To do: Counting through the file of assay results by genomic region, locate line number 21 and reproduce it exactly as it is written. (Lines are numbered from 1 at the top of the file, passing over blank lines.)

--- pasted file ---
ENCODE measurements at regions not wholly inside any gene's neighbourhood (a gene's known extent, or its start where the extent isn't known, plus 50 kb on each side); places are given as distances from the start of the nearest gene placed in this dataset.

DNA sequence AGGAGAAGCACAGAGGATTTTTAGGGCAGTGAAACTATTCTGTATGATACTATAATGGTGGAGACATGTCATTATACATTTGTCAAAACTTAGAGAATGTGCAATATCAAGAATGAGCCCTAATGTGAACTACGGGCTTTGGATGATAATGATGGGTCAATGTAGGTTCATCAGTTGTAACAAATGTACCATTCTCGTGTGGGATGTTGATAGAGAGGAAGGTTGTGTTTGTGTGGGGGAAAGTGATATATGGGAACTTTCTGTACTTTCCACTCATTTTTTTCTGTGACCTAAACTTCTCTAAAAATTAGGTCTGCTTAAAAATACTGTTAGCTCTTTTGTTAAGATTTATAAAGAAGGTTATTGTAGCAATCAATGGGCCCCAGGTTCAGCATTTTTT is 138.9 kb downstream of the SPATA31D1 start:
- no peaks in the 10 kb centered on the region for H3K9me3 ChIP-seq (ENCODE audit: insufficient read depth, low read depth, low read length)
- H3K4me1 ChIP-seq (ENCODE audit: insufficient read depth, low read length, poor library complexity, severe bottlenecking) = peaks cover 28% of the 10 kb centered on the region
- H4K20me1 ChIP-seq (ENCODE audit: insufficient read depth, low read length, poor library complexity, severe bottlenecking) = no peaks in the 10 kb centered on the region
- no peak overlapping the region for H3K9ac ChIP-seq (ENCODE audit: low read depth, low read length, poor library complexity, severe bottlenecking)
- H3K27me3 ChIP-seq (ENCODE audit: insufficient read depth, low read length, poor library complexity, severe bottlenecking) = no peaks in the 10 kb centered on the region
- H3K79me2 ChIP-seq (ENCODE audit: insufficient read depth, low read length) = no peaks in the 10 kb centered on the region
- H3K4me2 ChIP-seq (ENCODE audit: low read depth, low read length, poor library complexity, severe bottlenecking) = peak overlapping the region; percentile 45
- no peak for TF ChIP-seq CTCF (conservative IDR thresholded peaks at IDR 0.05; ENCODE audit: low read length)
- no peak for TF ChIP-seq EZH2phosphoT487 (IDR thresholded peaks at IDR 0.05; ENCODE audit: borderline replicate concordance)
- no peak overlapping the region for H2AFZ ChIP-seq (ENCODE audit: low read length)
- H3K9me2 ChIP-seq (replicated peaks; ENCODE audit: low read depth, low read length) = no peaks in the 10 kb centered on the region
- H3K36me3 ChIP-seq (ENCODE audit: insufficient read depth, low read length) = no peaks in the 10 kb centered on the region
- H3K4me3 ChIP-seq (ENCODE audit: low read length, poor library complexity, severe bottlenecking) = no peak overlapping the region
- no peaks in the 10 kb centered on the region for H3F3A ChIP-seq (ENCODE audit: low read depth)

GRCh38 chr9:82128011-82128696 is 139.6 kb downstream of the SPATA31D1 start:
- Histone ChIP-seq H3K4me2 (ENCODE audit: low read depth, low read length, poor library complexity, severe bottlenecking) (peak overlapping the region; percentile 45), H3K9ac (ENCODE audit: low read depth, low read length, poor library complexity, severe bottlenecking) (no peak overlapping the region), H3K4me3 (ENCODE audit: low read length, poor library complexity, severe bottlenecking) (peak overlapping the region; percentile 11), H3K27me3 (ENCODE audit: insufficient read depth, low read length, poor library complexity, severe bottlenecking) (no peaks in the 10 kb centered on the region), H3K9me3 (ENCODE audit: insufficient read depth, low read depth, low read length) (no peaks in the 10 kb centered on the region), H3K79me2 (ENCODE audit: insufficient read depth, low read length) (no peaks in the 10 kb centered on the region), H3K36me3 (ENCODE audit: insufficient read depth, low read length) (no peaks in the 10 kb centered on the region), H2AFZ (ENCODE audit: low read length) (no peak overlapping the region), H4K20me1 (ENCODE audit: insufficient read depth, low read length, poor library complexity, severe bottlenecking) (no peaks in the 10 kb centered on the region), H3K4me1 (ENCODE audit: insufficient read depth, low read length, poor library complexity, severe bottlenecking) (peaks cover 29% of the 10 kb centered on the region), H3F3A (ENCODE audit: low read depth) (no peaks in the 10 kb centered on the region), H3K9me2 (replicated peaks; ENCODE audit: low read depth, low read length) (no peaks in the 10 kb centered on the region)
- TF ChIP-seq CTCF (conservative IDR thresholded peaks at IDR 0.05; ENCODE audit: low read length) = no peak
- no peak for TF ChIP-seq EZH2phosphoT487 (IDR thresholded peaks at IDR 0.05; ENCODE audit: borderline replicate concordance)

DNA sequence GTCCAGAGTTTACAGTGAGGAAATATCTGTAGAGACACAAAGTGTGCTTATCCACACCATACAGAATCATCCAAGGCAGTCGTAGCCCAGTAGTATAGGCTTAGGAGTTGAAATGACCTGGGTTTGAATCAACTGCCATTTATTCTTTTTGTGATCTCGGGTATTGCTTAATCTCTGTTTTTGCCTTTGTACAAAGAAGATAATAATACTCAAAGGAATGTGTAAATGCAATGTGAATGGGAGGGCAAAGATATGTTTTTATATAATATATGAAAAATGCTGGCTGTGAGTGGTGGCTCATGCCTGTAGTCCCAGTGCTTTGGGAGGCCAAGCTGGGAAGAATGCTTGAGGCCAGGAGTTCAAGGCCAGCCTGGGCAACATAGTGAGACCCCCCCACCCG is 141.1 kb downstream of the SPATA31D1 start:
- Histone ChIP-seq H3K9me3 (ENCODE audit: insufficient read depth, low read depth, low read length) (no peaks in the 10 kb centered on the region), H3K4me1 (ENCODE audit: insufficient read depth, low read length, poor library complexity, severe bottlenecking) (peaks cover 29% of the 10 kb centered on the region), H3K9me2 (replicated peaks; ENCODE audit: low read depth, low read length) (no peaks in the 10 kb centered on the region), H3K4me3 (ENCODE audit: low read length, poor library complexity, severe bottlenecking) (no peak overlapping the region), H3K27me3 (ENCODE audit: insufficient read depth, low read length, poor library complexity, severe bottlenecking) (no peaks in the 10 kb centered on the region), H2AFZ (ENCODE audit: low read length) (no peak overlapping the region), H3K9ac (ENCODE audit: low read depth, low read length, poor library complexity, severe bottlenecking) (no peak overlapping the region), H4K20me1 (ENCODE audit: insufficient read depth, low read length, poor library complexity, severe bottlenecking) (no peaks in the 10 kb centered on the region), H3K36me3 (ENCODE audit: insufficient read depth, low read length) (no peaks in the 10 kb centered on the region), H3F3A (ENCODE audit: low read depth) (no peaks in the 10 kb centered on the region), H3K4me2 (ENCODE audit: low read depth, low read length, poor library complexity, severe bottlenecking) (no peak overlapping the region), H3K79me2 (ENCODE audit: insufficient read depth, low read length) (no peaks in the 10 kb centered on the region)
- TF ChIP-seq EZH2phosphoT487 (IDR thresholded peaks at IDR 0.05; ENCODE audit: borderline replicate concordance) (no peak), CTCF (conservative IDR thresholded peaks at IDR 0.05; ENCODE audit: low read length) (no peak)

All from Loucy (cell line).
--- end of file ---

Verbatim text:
DNA sequence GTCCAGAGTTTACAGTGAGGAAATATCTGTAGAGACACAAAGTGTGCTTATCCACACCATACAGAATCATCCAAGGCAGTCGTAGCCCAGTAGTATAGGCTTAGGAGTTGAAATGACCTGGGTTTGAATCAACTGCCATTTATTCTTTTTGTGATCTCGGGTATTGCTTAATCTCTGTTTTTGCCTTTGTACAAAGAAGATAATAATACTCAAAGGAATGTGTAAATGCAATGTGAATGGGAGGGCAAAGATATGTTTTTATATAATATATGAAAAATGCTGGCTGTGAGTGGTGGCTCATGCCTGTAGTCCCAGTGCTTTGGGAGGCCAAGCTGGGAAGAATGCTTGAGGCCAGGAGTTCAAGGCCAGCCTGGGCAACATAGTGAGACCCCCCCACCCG is 141.1 kb downstream of the SPATA31D1 start: